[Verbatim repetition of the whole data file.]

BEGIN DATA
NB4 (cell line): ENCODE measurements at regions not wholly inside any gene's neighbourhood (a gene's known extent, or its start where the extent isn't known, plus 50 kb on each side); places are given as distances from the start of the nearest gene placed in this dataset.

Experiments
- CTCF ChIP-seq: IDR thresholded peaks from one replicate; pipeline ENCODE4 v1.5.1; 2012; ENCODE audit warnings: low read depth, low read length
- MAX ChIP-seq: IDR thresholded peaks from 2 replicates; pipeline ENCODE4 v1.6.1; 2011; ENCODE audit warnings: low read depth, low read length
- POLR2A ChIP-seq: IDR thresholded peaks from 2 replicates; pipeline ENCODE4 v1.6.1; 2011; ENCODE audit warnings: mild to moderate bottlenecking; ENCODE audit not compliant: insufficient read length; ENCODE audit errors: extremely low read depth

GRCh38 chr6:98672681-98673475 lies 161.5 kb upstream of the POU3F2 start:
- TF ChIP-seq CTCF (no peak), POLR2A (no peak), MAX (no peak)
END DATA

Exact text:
NB4 (cell line): ENCODE measurements at regions not wholly inside any gene's neighbourhood (a gene's known extent, or its start where the extent isn't known, plus 50 kb on each side); places are given as distances from the start of the nearest gene placed in this dataset.

Experiments
- CTCF ChIP-seq: IDR thresholded peaks from one replicate; pipeline ENCODE4 v1.5.1; 2012; ENCODE audit warnings: low read depth, low read length
- MAX ChIP-seq: IDR thresholded peaks from 2 replicates; pipeline ENCODE4 v1.6.1; 2011; ENCODE audit warnings: low read depth, low read length
- POLR2A ChIP-seq: IDR thresholded peaks from 2 replicates; pipeline ENCODE4 v1.6.1; 2011; ENCODE audit warnings: mild to moderate bottlenecking; ENCODE audit not compliant: insufficient read length; ENCODE audit errors: extremely low read depth

GRCh38 chr6:98672681-98673475 lies 161.5 kb upstream of the POU3F2 start:
- TF ChIP-seq CTCF (no peak), POLR2A (no peak), MAX (no peak)